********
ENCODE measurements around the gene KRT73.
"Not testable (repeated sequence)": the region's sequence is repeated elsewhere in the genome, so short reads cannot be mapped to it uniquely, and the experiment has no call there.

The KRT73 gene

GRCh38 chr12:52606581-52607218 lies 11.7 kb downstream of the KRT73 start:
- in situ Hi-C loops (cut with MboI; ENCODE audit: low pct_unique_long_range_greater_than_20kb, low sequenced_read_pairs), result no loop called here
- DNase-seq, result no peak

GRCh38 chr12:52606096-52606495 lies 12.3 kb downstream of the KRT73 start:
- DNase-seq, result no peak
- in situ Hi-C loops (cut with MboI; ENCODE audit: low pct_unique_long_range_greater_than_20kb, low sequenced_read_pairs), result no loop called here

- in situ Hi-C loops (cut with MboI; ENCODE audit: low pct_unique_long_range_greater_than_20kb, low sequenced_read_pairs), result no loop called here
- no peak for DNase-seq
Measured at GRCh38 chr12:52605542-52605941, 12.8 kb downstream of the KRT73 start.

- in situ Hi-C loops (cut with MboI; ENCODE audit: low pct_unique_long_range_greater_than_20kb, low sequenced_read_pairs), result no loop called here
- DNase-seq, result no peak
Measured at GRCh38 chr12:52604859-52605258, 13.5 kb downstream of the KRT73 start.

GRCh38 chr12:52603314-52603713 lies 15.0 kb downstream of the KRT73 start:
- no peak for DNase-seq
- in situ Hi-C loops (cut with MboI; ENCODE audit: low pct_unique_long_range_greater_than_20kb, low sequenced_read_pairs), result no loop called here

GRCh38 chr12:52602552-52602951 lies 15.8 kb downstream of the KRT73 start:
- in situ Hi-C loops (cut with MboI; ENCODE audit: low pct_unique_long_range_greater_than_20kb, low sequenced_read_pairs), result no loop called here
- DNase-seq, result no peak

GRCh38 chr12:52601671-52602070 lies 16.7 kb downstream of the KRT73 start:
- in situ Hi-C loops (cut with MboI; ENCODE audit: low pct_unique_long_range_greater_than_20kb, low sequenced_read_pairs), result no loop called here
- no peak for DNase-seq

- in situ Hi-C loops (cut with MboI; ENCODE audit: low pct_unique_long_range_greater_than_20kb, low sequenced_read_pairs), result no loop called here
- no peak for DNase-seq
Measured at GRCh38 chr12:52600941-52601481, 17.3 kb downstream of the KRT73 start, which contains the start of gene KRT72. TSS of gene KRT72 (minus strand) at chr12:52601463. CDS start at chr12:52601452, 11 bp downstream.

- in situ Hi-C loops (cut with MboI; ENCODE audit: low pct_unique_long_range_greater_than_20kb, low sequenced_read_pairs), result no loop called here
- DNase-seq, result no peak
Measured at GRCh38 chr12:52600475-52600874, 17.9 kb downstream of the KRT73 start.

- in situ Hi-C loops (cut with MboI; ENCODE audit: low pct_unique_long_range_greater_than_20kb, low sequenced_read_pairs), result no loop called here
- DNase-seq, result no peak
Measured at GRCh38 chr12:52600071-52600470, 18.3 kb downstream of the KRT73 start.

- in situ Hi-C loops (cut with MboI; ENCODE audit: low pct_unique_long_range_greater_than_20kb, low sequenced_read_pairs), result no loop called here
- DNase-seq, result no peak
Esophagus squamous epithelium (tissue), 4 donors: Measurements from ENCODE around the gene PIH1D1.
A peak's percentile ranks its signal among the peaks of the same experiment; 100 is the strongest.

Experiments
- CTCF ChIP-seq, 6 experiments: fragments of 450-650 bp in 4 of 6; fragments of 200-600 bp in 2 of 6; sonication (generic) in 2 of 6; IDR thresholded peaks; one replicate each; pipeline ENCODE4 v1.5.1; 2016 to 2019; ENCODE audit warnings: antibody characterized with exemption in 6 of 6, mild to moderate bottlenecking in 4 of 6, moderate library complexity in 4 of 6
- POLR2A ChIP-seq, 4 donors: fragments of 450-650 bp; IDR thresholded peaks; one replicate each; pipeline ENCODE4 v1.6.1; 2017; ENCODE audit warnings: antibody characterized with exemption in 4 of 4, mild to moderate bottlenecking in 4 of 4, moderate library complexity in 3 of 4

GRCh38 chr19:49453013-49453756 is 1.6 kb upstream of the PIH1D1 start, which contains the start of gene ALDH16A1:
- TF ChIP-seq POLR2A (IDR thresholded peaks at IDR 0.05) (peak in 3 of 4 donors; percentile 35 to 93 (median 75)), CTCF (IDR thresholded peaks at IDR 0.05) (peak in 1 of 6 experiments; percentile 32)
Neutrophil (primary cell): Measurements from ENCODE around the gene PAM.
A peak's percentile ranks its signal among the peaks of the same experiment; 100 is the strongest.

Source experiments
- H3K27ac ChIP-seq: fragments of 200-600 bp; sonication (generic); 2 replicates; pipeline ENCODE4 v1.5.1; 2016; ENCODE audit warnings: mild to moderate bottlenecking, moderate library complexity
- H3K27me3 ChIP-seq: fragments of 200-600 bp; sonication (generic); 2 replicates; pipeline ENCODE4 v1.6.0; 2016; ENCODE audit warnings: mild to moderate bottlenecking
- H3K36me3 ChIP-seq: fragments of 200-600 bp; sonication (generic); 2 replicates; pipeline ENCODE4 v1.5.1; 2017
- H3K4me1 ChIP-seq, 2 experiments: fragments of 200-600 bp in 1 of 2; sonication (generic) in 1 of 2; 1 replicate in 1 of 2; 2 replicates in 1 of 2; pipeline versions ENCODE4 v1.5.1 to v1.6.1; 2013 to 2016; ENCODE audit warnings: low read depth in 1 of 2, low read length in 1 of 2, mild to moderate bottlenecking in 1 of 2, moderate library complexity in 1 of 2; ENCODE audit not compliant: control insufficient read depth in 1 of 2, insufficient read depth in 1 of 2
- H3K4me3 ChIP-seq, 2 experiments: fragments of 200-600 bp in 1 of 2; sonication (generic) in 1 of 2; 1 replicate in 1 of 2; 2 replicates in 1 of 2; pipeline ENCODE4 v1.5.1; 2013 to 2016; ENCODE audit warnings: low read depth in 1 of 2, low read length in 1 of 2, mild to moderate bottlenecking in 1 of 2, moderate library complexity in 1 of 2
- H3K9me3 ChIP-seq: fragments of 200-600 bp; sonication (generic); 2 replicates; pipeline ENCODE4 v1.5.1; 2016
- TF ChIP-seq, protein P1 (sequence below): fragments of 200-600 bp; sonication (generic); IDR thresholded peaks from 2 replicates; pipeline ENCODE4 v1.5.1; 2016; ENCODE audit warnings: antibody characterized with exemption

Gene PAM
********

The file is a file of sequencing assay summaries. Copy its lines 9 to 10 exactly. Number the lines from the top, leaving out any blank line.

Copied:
- in situ Hi-C loops (cut with MboI; ENCODE audit: low pct_unique_long_range_greater_than_20kb, low sequenced_read_pairs), result no loop called here

- in situ Hi-C loops (cut with MboI; ENCODE audit: low pct_unique_long_range_greater_than_20kb, low sequenced_read_pairs), result no loop called here